When volumetric MD-breast cancer risk associations are investigated, NDV can be used as a measure of adiposity when BMI data are unavailable.
PubMed ID
30594212 View in PubMed
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The AGES-Reykjavik study atlases: Non-linear multi-spectral template and atlases for studies of the ageing brain.

https://arctichealth.org/en/permalink/ahliterature292006
Source
Med Image Anal. 2017 Jul; 39:133-144
Publication Type
Journal Article
Date
Jul-2017
Author
Lars Forsberg
Sigurdur Sigurdsson
Jesper Fredriksson
Asdis Egilsdottir
Bryndis Oskarsdottir
Olafur Kjartansson
Mark A van Buchem
Lenore J Launer
Vilmundur Gudnason
Alex Zijdenbos
Author Affiliation
The Icelandic Heart Association, Kopavogur, Iceland; Department of Neuroscience, Karolinska Institutet, Stockholm, Sweden. Electronic address: larsef@me.com.
Source
Med Image Anal. 2017 Jul; 39:133-144
Date
Jul-2017
Language
English
Publication Type
Journal Article
Keywords
Aged
Aging
Algorithms
Anatomy, Artistic
Atlases as Topic
Brain - diagnostic imaging
Female
Humans
Image Processing, Computer-Assisted - methods
Magnetic Resonance Imaging - methods
Male
Abstract
Quantitative analyses of brain structures from Magnetic Resonance (MR) image data are often performed using automatic segmentation algorithms. Many of these algorithms rely on templates and atlases in a common coordinate space. Most freely available brain atlases are generated from relatively young individuals and not always derived from well-defined cohort studies. In this paper, we introduce a publicly available multi-spectral template with corresponding tissue probability atlases and regional atlases, optimised to use in studies of ageing cohorts (mean age 75 ± 5 years). Furthermore, we provide validation data from a regional segmentation pipeline to assure the integrity of the dataset.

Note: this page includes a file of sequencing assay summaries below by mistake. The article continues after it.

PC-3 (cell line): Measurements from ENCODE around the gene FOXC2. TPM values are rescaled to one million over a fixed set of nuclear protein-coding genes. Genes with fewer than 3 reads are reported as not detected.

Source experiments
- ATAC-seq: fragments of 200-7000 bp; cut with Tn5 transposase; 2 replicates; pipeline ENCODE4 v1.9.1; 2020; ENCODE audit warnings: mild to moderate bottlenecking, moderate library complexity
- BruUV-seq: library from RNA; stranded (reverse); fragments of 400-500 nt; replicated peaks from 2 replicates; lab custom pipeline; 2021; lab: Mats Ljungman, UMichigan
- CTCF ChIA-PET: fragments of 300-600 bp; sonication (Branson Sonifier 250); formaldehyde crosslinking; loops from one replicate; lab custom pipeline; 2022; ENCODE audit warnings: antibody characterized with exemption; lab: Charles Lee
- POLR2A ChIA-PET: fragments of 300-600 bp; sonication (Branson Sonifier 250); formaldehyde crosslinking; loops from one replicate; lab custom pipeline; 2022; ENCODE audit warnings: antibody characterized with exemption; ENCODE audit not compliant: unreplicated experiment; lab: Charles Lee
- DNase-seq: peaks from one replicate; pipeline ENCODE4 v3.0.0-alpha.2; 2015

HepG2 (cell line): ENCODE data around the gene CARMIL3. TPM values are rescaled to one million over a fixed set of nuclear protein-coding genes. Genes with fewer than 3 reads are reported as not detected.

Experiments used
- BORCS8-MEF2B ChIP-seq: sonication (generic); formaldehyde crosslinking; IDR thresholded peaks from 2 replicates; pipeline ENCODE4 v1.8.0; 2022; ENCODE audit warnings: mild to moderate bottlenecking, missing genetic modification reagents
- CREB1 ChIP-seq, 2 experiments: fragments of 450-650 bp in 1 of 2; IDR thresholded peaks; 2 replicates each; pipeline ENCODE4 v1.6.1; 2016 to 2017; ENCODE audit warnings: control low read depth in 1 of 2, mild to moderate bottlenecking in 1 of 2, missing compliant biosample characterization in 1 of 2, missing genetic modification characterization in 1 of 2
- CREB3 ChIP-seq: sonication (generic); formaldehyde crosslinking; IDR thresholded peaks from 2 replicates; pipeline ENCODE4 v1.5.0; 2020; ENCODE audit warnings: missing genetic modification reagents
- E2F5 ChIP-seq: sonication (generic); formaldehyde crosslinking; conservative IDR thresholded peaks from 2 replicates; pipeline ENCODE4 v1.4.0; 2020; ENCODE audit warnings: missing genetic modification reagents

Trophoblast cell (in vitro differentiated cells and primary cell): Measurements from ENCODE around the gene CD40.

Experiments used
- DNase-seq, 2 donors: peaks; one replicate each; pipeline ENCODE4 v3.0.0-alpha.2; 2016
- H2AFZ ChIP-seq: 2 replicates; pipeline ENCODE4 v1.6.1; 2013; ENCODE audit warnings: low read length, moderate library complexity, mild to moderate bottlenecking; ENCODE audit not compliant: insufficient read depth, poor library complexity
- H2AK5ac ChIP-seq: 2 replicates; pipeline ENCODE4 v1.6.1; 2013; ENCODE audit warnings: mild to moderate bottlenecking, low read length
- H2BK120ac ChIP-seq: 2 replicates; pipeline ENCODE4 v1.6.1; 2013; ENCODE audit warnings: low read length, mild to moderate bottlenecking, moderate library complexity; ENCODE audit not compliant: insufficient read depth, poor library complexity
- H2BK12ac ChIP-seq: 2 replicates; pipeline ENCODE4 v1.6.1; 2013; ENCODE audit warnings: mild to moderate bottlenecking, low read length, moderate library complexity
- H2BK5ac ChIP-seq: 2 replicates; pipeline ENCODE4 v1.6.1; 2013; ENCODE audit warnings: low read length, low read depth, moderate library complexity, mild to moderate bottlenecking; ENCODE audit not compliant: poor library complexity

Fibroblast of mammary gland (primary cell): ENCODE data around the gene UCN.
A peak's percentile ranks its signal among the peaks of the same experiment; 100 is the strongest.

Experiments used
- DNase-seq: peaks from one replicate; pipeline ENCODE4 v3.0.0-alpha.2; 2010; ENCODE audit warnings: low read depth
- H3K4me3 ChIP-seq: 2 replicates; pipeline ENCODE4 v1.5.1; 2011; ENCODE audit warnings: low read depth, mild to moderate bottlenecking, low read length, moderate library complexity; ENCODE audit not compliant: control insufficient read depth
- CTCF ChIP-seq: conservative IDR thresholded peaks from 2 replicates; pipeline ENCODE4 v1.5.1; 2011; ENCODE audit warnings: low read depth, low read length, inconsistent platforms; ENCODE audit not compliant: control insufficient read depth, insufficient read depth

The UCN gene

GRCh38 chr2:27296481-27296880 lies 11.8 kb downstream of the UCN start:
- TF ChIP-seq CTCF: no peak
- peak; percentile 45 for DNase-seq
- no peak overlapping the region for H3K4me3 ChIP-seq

Notes
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PubMed ID
28501699 View in PubMed
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Agreement between image grading of conventional (45°) and ultra wide-angle (200°) digital images in the macula in the Reykjavik eye study.

https://arctichealth.org/en/permalink/ahliterature143099
Source
Eye (Lond). 2010 Oct;24(10):1568-75
Publication Type
Article
Date
Oct-2010
Author
A. Csutak
I. Lengyel
F. Jonasson
I. Leung
A. Geirsdottir
W. Xing
T. Peto
Author Affiliation
Moorfields Eye Hospital, London, England.
Source
Eye (Lond). 2010 Oct;24(10):1568-75
Date
Oct-2010
Language
English
Publication Type
Article
Keywords
Diagnostic Imaging - methods